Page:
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To: The Wellesley Community
From: President Paula A. Johnson
Re: Fall Planning Update
Date: May 4, 2020

As we near the end of classes, I know you are all wondering what the fall semester will look like at Wellesley. While many uncertainties remain, I want to take this opportunity to update the community on how we are planning for the fall, and outline our process and timeline for making decisions.

As a physician who spent most of my working life before Wellesley in medicine and public health, I can tell you that how we move forward in the fall depends on a number of factors, many of which are beyond our control. We will make decisions using the best data and thinking available. I am in frequent communication with leading public health officials and medical researchers, and I am also part of a group of Massachusetts college and university presidents working with the task force that Gov. Charlie Baker has charged with developing statewide guidance for colleges and universities. This collaboration will be extremely helpful as we focus on the array of COVID-related issues and what they will mean for Wellesley.

While this situation continues to unfold, here is what I know:

Our top priority is to protect the health and safety of our students, faculty, and staff. Every decision we make will be guided by that.

We are dedicated to providing an outstanding liberal arts education within a residential setting. The opportunity for our students to learn from one another and from our stellar faculty and staff, and engage in spirited discussion in classrooms, residence halls, and everywhere in between, is integral to the life-transforming experience that has defined our College for 145 years. We are committed to finding ways to continue delivering that experience while keeping our students, faculty, and staff safe.

In order to maintain the excellence of our academic and residential programs in a period of unpredictable public health challenges, we will need to think differently about our academic calendar in the year ahead. Instead of two long semesters with a fixed Wintersession, we are giving serious consideration to a schedule of shorter, seven-week terms, during which faculty members would teach one course and students would take two courses. Our priority is to start the academic year in the fall and to conclude it by the summer of 2021, but we will benefit from operating with more flexibility than usual within that window. Such a major adjustment to our academic program will only be possible with the active engagement of our faculty, academic departments, and programs. We believe that a schedule of shorter terms has the potential to introduce greater flexibility into an academic year in which public health considerations may require us to pivot quickly.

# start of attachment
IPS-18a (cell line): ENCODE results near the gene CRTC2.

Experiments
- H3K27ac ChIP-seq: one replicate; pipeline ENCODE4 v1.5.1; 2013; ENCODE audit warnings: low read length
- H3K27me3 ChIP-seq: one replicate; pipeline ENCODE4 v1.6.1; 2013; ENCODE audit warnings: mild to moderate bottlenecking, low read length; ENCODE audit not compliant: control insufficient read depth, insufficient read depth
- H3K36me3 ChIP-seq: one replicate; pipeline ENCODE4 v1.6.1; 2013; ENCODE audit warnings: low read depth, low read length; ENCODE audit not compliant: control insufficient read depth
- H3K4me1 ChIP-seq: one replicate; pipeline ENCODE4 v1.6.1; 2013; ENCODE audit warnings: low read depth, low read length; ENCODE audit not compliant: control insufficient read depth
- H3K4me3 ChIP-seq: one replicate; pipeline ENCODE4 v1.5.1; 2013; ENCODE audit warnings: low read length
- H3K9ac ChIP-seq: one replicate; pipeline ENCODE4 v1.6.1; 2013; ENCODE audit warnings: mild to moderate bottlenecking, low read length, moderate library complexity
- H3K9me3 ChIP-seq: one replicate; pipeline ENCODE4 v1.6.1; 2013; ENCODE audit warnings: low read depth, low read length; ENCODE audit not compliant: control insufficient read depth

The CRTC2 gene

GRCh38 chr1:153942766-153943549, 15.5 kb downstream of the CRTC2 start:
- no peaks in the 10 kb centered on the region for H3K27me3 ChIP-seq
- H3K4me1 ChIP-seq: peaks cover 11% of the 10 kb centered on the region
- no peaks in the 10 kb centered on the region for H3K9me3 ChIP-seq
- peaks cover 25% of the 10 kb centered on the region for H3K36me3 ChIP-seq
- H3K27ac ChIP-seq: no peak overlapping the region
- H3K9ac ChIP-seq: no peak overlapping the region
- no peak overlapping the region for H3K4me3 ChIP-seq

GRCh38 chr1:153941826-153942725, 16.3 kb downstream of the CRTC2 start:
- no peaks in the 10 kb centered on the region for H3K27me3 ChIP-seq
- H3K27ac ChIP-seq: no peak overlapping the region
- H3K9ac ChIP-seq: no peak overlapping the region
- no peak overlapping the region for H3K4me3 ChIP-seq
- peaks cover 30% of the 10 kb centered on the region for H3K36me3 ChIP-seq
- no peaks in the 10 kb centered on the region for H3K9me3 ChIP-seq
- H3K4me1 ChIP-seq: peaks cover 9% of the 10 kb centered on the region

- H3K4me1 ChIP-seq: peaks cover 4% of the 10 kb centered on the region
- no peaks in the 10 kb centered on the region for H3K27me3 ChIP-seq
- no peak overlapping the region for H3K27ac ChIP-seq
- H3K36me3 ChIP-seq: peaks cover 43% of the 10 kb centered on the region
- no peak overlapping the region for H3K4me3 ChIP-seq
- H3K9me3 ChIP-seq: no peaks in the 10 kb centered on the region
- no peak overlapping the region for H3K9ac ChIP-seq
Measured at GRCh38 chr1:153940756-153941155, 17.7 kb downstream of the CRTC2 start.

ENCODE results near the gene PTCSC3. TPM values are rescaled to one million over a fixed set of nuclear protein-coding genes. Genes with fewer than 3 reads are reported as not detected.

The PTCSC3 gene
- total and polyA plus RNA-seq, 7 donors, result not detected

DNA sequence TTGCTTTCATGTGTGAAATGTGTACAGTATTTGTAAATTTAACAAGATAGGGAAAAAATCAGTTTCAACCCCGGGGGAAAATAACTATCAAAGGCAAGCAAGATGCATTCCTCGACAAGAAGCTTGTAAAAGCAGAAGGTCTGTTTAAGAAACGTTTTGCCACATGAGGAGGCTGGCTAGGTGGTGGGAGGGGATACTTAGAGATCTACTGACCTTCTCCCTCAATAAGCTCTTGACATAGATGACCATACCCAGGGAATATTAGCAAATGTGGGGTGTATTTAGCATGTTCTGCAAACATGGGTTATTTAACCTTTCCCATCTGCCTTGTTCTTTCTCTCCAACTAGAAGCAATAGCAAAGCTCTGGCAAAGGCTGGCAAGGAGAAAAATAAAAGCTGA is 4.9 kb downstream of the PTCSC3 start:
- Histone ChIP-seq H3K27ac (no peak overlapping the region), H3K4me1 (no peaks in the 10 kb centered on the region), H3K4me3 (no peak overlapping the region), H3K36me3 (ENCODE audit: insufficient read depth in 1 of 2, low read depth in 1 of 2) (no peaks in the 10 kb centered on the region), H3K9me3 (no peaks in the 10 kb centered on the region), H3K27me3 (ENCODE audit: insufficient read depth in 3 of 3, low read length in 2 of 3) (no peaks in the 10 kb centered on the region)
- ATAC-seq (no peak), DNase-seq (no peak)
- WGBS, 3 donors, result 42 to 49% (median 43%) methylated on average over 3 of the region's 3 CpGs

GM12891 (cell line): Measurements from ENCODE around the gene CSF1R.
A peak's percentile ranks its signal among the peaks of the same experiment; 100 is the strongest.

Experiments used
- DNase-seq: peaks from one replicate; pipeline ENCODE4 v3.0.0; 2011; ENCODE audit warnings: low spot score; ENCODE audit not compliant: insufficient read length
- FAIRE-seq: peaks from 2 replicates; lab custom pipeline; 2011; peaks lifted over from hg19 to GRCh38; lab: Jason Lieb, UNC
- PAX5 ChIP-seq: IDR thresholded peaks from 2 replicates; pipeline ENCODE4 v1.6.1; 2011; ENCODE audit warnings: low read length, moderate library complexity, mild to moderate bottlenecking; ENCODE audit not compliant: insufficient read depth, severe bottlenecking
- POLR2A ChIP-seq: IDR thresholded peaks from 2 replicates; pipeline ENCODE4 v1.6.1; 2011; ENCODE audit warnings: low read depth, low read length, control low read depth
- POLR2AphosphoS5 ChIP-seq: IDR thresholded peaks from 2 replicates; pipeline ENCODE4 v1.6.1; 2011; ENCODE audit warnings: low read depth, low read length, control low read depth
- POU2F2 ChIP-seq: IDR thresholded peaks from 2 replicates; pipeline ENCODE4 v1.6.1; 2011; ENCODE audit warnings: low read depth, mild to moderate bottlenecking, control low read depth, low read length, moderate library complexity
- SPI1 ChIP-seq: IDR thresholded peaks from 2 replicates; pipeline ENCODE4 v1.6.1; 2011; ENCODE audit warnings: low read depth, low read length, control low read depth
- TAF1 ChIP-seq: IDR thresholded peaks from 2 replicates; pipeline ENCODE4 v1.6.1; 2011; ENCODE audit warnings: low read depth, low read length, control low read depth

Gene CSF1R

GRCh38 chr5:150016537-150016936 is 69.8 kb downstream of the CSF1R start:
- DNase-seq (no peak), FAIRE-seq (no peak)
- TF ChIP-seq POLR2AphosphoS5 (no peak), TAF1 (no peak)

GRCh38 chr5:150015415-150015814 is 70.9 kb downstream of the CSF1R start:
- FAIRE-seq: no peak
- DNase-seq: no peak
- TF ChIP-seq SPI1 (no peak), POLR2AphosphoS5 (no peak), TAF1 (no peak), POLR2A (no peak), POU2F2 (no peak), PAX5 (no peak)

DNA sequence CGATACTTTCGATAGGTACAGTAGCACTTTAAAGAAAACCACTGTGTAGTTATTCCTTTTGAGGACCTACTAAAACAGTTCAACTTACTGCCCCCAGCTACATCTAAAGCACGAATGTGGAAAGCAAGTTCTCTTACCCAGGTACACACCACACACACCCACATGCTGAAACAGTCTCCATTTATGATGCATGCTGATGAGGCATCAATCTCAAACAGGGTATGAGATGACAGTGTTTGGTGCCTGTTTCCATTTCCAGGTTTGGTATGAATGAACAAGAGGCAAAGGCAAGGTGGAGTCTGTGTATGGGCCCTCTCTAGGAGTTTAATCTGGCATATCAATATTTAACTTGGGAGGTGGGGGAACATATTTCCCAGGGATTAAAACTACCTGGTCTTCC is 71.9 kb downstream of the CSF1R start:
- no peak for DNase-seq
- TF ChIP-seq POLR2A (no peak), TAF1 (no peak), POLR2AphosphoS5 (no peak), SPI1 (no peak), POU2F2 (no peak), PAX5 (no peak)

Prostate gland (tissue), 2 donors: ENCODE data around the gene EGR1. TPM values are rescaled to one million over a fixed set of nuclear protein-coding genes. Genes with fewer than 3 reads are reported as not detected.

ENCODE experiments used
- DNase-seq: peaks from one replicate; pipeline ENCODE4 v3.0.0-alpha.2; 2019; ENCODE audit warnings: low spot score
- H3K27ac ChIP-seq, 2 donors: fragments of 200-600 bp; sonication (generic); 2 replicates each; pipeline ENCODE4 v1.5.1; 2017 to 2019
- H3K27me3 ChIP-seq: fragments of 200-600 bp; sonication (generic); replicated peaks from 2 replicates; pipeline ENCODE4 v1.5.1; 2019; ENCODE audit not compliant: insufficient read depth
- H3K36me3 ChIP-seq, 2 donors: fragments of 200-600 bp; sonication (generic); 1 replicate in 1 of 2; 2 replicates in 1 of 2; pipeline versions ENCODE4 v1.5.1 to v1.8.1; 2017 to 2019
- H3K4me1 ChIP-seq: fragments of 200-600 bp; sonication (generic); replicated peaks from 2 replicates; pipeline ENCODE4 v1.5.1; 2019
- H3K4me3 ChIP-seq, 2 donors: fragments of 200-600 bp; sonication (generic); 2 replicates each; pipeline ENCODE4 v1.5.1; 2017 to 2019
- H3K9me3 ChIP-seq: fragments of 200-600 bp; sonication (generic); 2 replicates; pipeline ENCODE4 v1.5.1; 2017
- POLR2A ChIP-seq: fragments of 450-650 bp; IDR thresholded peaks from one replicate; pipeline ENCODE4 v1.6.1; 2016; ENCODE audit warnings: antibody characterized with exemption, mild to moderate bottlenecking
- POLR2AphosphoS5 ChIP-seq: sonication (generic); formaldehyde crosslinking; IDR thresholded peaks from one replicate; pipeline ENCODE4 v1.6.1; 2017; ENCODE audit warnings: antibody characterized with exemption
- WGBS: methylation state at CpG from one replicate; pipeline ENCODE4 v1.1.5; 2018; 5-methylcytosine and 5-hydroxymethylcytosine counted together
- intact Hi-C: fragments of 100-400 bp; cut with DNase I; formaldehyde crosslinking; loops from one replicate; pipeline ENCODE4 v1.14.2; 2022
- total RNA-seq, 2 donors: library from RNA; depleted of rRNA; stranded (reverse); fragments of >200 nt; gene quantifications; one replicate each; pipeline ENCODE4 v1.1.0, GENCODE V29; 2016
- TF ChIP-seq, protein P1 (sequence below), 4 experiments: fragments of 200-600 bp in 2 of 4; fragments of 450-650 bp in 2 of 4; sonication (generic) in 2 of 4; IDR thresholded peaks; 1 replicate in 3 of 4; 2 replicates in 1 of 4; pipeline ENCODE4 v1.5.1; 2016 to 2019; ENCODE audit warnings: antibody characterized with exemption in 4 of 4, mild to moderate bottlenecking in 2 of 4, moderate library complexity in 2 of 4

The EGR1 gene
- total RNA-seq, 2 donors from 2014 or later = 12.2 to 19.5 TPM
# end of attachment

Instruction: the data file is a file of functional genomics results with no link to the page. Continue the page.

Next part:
We will announce our plan for the fall no later than July 1. This will allow us to see how the COVID-19 pandemic evolves and to make educated decisions, based on the best data available, while we consult with academic departments and programs about any changes to next year’s schedule and curriculum. We will use the next two months to thoroughly map out various scenarios and plan for the different exigencies they present, understanding that our plans may have to change as the situation demands. We know that in order to bring students back to campus, at a minimum we will need to have the ability to conduct both extensive testing for COVID-19 and effective contact tracing for any exposures to the virus that may occur within our community, as well as a plan for caring for any student who may become exposed to or who tests positive for the virus.

Although we will announce a plan by July 1, we may have to make adjustments, depending upon how the pandemic unfolds.

To inform our decision-making about the 2020–21 academic year, Provost Shennan and I have convened a group that is already deeply engaged in fall academic planning, and we are in the process of convening an additional group to focus on operations planning that will begin its work this week.

Fall academic planning group. We have convened a small group of faculty and administrators to brainstorm about options that will provide the greatest amount of flexibility in the fall, given the continuously evolving nature of the pandemic. This group has been hard at work for the past three weeks, and they have developed the concept of shorter terms and options for flexible start and end dates should the pandemic continue to disrupt our academic and residential programs. The members of this group include: